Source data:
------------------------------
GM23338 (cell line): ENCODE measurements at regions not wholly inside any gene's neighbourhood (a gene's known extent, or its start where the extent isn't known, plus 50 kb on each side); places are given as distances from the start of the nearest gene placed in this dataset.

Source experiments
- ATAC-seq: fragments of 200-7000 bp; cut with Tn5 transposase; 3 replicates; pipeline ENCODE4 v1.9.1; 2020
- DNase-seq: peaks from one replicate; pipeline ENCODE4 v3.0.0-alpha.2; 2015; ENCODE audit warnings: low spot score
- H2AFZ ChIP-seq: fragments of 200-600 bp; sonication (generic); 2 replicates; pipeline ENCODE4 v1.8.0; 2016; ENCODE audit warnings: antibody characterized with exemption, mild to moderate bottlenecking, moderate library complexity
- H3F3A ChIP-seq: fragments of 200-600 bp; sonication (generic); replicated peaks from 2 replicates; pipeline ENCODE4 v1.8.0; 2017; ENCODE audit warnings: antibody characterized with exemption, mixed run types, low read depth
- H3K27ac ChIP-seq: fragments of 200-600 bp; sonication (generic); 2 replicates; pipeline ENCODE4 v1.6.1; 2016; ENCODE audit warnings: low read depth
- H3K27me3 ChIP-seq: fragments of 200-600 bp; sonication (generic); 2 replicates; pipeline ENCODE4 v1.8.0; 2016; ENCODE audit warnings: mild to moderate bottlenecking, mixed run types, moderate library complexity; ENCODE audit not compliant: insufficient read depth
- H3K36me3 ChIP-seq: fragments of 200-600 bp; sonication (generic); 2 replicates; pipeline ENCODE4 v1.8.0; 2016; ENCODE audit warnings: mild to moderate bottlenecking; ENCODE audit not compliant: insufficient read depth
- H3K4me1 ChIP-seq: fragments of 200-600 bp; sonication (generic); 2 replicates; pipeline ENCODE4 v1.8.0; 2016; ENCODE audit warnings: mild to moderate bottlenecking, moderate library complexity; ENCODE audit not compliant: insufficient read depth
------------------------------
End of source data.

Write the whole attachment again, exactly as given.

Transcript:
GM23338 (cell line): ENCODE measurements at regions not wholly inside any gene's neighbourhood (a gene's known extent, or its start where the extent isn't known, plus 50 kb on each side); places are given as distances from the start of the nearest gene placed in this dataset.

Source experiments
- ATAC-seq: fragments of 200-7000 bp; cut with Tn5 transposase; 3 replicates; pipeline ENCODE4 v1.9.1; 2020
- DNase-seq: peaks from one replicate; pipeline ENCODE4 v3.0.0-alpha.2; 2015; ENCODE audit warnings: low spot score
- H2AFZ ChIP-seq: fragments of 200-600 bp; sonication (generic); 2 replicates; pipeline ENCODE4 v1.8.0; 2016; ENCODE audit warnings: antibody characterized with exemption, mild to moderate bottlenecking, moderate library complexity
- H3F3A ChIP-seq: fragments of 200-600 bp; sonication (generic); replicated peaks from 2 replicates; pipeline ENCODE4 v1.8.0; 2017; ENCODE audit warnings: antibody characterized with exemption, mixed run types, low read depth
- H3K27ac ChIP-seq: fragments of 200-600 bp; sonication (generic); 2 replicates; pipeline ENCODE4 v1.6.1; 2016; ENCODE audit warnings: low read depth
- H3K27me3 ChIP-seq: fragments of 200-600 bp; sonication (generic); 2 replicates; pipeline ENCODE4 v1.8.0; 2016; ENCODE audit warnings: mild to moderate bottlenecking, mixed run types, moderate library complexity; ENCODE audit not compliant: insufficient read depth
- H3K36me3 ChIP-seq: fragments of 200-600 bp; sonication (generic); 2 replicates; pipeline ENCODE4 v1.8.0; 2016; ENCODE audit warnings: mild to moderate bottlenecking; ENCODE audit not compliant: insufficient read depth
- H3K4me1 ChIP-seq: fragments of 200-600 bp; sonication (generic); 2 replicates; pipeline ENCODE4 v1.8.0; 2016; ENCODE audit warnings: mild to moderate bottlenecking, moderate library complexity; ENCODE audit not compliant: insufficient read depth